Before this album was released, and Rick was talking about the songs in Tucson - he had stated that this song would be the first single. Then he started performing IAS live, and the next thing you know, IAS was the first single. When I finally got the chance to ask Rick about it, Karma had been out a while and I really had time to listen to BP - and loved it. Rick stated that it was mentioned to him that the subject matter may be too harsh for radio, and IAS was then suggested as the first release. He had hoped however, to eventually release it as a single as he felt it was a good song also. Well, we all know the ending to that story...

After Rick told me that, I got to thinking that there have been other songs on the radio that had done well that had some pretty heavy subject matter. Such as "Freshmen" by Verve Pipe, and "Lightening Crashes" by Live (just to name two off the top of my head - I had like a whole list I was ready to send to someone in Rick's camp -anyone who gave him that advice) and the issues sung by these artists just made the song more appealing in my opinion. I really hate that there are the music executives out there who get to decide what kind of music I'd like to listen to on my radio.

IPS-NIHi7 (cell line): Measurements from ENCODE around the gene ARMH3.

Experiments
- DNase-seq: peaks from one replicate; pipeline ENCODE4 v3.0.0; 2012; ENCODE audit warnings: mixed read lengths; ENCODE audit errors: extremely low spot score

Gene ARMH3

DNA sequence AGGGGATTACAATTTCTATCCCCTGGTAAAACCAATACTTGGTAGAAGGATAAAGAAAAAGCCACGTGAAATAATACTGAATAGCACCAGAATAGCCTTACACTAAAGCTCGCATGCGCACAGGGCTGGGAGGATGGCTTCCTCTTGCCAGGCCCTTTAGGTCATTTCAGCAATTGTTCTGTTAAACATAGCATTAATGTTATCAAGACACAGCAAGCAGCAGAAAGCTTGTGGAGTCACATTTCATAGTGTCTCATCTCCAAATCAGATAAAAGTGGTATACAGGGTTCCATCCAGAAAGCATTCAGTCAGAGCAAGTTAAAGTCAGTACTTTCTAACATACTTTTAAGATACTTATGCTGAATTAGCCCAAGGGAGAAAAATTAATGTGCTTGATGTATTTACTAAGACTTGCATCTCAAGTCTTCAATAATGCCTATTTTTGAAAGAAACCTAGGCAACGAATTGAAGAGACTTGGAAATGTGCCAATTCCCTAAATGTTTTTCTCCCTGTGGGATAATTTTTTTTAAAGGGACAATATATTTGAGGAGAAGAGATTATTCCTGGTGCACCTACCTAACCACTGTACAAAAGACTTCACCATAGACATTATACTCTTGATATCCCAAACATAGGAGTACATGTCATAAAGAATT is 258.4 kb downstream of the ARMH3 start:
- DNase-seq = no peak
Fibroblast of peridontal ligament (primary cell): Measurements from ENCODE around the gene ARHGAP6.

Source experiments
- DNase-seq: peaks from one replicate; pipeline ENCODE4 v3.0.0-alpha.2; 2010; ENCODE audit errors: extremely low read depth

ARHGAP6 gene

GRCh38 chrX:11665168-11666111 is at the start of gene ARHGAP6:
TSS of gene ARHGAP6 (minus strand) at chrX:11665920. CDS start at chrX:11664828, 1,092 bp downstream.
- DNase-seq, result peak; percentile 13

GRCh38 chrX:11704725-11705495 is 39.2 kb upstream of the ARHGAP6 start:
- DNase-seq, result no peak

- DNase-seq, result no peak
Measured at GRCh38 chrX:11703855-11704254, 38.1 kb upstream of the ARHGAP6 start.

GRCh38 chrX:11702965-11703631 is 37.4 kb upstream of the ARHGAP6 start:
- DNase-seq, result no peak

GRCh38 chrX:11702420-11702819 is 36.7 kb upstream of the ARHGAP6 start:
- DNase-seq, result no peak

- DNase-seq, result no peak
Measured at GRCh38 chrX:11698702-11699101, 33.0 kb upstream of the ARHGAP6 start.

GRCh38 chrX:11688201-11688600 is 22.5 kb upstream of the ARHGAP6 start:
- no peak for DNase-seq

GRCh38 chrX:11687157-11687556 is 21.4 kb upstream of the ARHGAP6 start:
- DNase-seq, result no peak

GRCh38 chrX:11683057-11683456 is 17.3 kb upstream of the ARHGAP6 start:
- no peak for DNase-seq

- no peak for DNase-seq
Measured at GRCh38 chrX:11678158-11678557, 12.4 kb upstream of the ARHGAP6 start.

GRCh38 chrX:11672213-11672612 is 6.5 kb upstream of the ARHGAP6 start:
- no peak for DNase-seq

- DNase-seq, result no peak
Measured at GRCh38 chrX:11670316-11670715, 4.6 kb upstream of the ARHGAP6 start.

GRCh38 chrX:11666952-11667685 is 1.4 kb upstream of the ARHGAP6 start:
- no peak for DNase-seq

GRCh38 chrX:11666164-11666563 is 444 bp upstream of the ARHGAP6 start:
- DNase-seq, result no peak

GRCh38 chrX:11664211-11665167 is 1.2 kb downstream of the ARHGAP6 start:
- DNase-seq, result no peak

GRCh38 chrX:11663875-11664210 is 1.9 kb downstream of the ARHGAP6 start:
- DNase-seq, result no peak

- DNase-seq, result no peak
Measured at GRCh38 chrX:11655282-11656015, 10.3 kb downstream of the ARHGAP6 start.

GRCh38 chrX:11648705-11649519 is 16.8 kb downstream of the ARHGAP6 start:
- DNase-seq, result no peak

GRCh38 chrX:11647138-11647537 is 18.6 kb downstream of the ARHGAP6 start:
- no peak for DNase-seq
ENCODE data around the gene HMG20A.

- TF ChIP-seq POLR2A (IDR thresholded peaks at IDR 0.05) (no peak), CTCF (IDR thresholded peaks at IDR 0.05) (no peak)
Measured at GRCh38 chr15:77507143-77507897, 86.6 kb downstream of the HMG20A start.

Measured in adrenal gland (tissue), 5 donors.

So there you have it, my hodge podge of mixed emotions for this song.  - Michelle P.

I've been struggling with the review on this song for a long time. It's a beautiful song about a horrible thing. It's hard to admit you like it and you sing along with it because often singing is kind of like a celebration and certainly no one would be celebrating this. The very first time I listened to this song I was on an air plane on my way to see Rick Springfield live for the first time in 15 years (from 1985 to 2000). So I had the lyrics in my hands and I was reading along (something I don't normally do) and I "got it" the very first time I listened to it. I knew exactly what the subject matter was.